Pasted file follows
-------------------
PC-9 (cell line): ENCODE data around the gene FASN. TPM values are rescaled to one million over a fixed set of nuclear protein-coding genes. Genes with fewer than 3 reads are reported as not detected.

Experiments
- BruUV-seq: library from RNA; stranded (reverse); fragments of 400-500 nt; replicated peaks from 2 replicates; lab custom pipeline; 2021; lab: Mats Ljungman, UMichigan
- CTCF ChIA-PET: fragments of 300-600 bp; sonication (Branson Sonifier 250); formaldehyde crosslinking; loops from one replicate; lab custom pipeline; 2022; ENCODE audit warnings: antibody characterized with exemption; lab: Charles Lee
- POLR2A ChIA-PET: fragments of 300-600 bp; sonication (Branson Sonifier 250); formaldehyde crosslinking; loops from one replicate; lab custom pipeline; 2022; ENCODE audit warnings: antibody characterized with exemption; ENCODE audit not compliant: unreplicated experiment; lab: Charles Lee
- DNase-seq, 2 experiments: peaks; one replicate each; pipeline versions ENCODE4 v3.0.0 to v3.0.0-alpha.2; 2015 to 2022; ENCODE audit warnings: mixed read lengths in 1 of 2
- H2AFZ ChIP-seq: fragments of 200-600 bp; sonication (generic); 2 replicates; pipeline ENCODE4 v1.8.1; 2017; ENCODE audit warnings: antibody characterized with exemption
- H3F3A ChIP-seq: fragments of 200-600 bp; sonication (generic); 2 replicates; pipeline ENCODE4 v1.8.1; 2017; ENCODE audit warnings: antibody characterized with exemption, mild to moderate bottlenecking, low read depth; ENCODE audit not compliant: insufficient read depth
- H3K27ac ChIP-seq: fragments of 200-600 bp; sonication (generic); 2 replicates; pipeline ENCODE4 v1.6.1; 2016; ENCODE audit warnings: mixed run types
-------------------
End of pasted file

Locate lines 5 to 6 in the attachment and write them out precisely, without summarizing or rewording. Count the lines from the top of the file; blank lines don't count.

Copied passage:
- POLR2A ChIA-PET: fragments of 300-600 bp; sonication (Branson Sonifier 250); formaldehyde crosslinking; loops from one replicate; lab custom pipeline; 2022; ENCODE audit warnings: antibody characterized with exemption; ENCODE audit not compliant: unreplicated experiment; lab: Charles Lee
- DNase-seq, 2 experiments: peaks; one replicate each; pipeline versions ENCODE4 v3.0.0 to v3.0.0-alpha.2; 2015 to 2022; ENCODE audit warnings: mixed read lengths in 1 of 2